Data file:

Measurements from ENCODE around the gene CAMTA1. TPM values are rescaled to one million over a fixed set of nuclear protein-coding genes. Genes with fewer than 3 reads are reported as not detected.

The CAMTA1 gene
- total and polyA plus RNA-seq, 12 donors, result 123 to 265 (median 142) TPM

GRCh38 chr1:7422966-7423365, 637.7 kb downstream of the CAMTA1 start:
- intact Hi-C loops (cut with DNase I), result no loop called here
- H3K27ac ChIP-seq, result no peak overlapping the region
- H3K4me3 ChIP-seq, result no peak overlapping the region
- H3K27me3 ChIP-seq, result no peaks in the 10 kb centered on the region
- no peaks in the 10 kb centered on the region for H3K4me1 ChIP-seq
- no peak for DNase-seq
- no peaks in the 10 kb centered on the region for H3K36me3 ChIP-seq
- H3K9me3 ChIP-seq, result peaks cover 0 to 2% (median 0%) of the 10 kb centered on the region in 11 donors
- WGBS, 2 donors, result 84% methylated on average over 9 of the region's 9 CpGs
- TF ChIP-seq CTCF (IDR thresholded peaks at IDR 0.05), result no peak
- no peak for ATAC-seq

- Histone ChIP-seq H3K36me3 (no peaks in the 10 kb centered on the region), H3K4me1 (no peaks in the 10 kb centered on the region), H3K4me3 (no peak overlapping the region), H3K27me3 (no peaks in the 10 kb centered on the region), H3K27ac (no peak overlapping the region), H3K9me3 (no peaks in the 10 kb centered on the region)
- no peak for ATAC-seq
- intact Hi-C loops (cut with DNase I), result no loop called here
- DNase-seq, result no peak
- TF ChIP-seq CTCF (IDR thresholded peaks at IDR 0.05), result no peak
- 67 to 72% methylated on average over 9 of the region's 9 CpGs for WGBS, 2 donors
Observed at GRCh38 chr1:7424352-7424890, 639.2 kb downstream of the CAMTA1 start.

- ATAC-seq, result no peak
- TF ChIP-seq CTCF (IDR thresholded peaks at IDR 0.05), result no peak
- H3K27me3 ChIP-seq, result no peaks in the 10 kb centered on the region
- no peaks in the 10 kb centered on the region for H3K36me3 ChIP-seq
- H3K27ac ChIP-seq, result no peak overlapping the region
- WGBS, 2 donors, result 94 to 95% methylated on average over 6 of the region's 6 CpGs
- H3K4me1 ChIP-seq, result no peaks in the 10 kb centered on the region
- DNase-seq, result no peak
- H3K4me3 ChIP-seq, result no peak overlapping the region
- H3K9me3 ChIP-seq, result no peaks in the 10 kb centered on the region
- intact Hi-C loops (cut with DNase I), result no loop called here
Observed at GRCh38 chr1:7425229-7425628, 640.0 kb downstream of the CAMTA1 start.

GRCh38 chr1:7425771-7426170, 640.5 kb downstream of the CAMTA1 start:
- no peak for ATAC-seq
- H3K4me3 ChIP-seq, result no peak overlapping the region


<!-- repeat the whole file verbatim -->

Measurements from ENCODE around the gene CAMTA1. TPM values are rescaled to one million over a fixed set of nuclear protein-coding genes. Genes with fewer than 3 reads are reported as not detected.

The CAMTA1 gene
- total and polyA plus RNA-seq, 12 donors, result 123 to 265 (median 142) TPM

GRCh38 chr1:7422966-7423365, 637.7 kb downstream of the CAMTA1 start:
- intact Hi-C loops (cut with DNase I), result no loop called here
- H3K27ac ChIP-seq, result no peak overlapping the region
- H3K4me3 ChIP-seq, result no peak overlapping the region
- H3K27me3 ChIP-seq, result no peaks in the 10 kb centered on the region
- no peaks in the 10 kb centered on the region for H3K4me1 ChIP-seq
- no peak for DNase-seq
- no peaks in the 10 kb centered on the region for H3K36me3 ChIP-seq
- H3K9me3 ChIP-seq, result peaks cover 0 to 2% (median 0%) of the 10 kb centered on the region in 11 donors
- WGBS, 2 donors, result 84% methylated on average over 9 of the region's 9 CpGs
- TF ChIP-seq CTCF (IDR thresholded peaks at IDR 0.05), result no peak
- no peak for ATAC-seq

- Histone ChIP-seq H3K36me3 (no peaks in the 10 kb centered on the region), H3K4me1 (no peaks in the 10 kb centered on the region), H3K4me3 (no peak overlapping the region), H3K27me3 (no peaks in the 10 kb centered on the region), H3K27ac (no peak overlapping the region), H3K9me3 (no peaks in the 10 kb centered on the region)
- no peak for ATAC-seq
- intact Hi-C loops (cut with DNase I), result no loop called here
- DNase-seq, result no peak
- TF ChIP-seq CTCF (IDR thresholded peaks at IDR 0.05), result no peak
- 67 to 72% methylated on average over 9 of the region's 9 CpGs for WGBS, 2 donors
Observed at GRCh38 chr1:7424352-7424890, 639.2 kb downstream of the CAMTA1 start.

- ATAC-seq, result no peak
- TF ChIP-seq CTCF (IDR thresholded peaks at IDR 0.05), result no peak
- H3K27me3 ChIP-seq, result no peaks in the 10 kb centered on the region
- no peaks in the 10 kb centered on the region for H3K36me3 ChIP-seq
- H3K27ac ChIP-seq, result no peak overlapping the region
- WGBS, 2 donors, result 94 to 95% methylated on average over 6 of the region's 6 CpGs
- H3K4me1 ChIP-seq, result no peaks in the 10 kb centered on the region
- DNase-seq, result no peak
- H3K4me3 ChIP-seq, result no peak overlapping the region
- H3K9me3 ChIP-seq, result no peaks in the 10 kb centered on the region
- intact Hi-C loops (cut with DNase I), result no loop called here
Observed at GRCh38 chr1:7425229-7425628, 640.0 kb downstream of the CAMTA1 start.

GRCh38 chr1:7425771-7426170, 640.5 kb downstream of the CAMTA1 start:
- no peak for ATAC-seq
- H3K4me3 ChIP-seq, result no peak overlapping the region